“America is the rich nation where people can starve to death, children can sleep in cars and no one is bothered by it, where citizens get sick and can’t afford to get well, and where people who work all their lives can’t afford to grow old and die in peace.”

 U.S. Postal Service worker in Los Angeles, California
 U.S. Postal Service worker in Los Angeles, California
Credit: Mario Tama/Getty Images

We face the closure of the Post office, a national institution since 1775 and a place of employment for Black people since the end of slavery. According to writer umair haque, we have actually become “too poor” to save ourselves. And we are still only at the beginning of the pandemic. With states rushing to “re-open” the economy, the death toll will only rise. We are simply not seeing the body bags that were widely displayed on television during the Vietnam War. But people are in fact dying: 100,000 people so far to be precise.

Who Will Make The Change?

We already have the answers. We already know what must be done. It starts with Medicare for All. We must have a guaranteed basic income for all. We must have a Green New Deal. It is up to us to destroy the “inherently unequal” school system that Thurgood Marshall challenged and start over. We must end mass incarceration and dismantle our criminal injustice system. This pandemic must result in a fundamental re-ordering of our priorities and how we pay for them. The question is who among us will be alive to make it happen.

Like I said: “You have one job – get through the pandemic!”

Death in San Leandro

Steven Taylor, Killed by Police  in San Leandro
Steven Taylor Killed by San Leandro Police, April 18, 2020
Photo Courtesy of S. Lee Merritt

Death in San Leandro

I live in Oakland California about 3 miles from San Leandro California. San Leandro is what some call a “bedroom community” to Oakland. It’s a City where restrictive covenants and land use permits were used to stop Black people from moving from Oakland to San Leandro. Local celebrity Brian Copeland tells the story of how he grew up in San Leandro when it was 94% white. Copeland wrote a play and a book about it.

Most folks in the East Bay know San Leandro’s history. So when San Leandro police shot and killed Steven Taylor in a Walmart store on a Saturday afternoon, it was not a surprise. Steven Taylor was allegedly mentally ill, with a diagnosis of schizophrenia and bipolar disorder. He appears to be in a mental health crisis when 2 San Leandro police officers approach him. He refused to put down a bat and pulled away as the officers tased him. They then shot and killed him in front of dozens of shoppers. The video shows that an officer actually tased Steven Taylor as he lay on the floor bleeding to death.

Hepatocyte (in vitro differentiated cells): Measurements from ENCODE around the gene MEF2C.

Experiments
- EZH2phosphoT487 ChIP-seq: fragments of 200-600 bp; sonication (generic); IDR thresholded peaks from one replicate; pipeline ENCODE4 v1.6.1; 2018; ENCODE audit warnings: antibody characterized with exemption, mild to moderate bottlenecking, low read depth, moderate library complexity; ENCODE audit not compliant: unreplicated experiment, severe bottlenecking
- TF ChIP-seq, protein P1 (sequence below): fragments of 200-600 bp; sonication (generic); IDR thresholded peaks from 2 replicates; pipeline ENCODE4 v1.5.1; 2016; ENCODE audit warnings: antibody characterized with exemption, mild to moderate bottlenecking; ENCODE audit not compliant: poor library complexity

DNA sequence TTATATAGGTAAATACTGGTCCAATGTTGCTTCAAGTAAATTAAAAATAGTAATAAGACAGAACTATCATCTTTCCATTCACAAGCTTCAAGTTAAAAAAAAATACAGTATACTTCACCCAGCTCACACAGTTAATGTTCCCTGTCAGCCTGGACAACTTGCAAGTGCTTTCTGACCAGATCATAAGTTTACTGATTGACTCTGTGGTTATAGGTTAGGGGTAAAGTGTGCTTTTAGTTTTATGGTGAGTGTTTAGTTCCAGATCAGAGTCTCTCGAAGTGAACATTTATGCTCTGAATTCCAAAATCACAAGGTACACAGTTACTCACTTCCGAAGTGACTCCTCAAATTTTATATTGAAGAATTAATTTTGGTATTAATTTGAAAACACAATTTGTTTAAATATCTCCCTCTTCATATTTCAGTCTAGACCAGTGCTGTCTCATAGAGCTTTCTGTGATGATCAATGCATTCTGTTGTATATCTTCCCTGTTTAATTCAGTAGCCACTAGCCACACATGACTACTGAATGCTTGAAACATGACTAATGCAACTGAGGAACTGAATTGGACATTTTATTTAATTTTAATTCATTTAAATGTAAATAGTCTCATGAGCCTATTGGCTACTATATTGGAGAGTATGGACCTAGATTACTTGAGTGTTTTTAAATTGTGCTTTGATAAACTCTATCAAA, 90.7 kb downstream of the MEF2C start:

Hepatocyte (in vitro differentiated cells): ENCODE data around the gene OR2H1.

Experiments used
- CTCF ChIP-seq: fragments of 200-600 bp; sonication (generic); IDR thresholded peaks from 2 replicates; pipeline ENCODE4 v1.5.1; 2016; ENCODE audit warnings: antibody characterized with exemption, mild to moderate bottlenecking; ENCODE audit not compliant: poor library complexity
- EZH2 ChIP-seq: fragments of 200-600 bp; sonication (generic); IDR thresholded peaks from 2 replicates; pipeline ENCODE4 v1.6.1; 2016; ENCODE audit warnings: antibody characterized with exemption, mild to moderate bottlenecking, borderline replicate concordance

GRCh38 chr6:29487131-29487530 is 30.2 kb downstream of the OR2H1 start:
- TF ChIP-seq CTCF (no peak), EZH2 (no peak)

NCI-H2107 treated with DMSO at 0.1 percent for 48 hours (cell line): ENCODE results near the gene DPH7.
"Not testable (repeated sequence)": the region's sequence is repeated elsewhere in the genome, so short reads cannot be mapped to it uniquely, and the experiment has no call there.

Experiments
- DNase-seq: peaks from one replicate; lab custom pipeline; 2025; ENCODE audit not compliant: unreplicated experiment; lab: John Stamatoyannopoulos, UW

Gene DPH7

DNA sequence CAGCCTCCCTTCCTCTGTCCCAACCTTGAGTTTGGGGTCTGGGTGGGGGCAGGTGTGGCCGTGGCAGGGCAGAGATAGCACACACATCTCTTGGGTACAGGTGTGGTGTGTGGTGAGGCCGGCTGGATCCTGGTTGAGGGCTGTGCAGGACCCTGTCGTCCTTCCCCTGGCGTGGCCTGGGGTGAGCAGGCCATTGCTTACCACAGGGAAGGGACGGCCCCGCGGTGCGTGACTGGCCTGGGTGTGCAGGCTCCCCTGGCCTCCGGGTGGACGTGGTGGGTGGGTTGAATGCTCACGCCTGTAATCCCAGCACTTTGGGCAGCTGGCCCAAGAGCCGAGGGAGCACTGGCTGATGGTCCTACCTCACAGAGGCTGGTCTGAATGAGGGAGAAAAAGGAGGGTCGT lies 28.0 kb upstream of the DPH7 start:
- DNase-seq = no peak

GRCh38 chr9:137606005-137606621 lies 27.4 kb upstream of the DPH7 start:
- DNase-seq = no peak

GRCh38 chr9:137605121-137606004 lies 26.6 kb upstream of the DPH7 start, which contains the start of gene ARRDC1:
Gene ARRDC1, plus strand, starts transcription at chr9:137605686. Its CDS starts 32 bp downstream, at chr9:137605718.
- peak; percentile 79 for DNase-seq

This is the second recent police killing in San Leandro. On June 11, 2019, San Leandro police shot Anthony Gomez, an unarmed allegedly intoxicated Latino man. An officer shot him from the street as he stood alone on his mother’s front porch. Officers claimed he had a block of wood in his hand that looked like a gun.

Mental Illness Should Not Be A Death Sentence with Police

There is an increasing recognition that mental illness is a reason to spare people not from responsibility for their crimes but from the ultimate sanction of death. Simply put, a mental health crisis should not be a death sentence.

Gwen Woods and her son, Mario Woods
Courtesy: ABC News

Steven Taylor’s murder in San Leandro is so so reminiscent of the murder of Mario Woods by police in San Francisco.

The same month that San Leandro police shot and killed Anthony Gomez, Walnut Creek police shot and killed 23-year-old Miles Hall. Walnut Creek is another almost all-white enclave in Contra Costa County. Hall’s family members reportedly sought mental health assistance from police in the days before he was shot by two officers who came to his home. Miles Hall was Black.

California’s New Law

In California, a new law changed the standard for use of deadly force, effective January 1, 2020. The law is based in part, on the recognition that “individuals with physical, mental health, developmental, or intellectual disabilities are significantly more likely to experience greater levels of physical force during police interactions, as their disability may affect their ability to understand or comply with commands from peace officers. It is estimated that individuals with disabilities are involved in between one-third and one-half of all fatal encounters with law enforcement.”

The new law allows the use of deadly force by a law enforcement officer only when the officer reasonably believes that deadly force is necessary to defend against an imminent threat of death or serious bodily injury to the officer or another person. The impetus for the Legislature to pass the law was the murder of 22-year-old Stephon Clark. Clark was an unarmed Black man shot dead in Sacramento after officers mistakenly thought they saw a gun. He was shot 8 times, including 3 times in the back, in his grandmother’s backyard. Assemblywoman Shirley Weber wrote and pushed for AB392 in response to the murder of Stephon Clark.

Steven Taylor’s murder in my Assembly District 18 provides an early test for the new law. Regrettably, the person in my district who will interpret the new law is District Attorney Nancy O’Malley. DA O’Malley has never prosecuted a cop in Alameda County for murder.

Death in Alameda County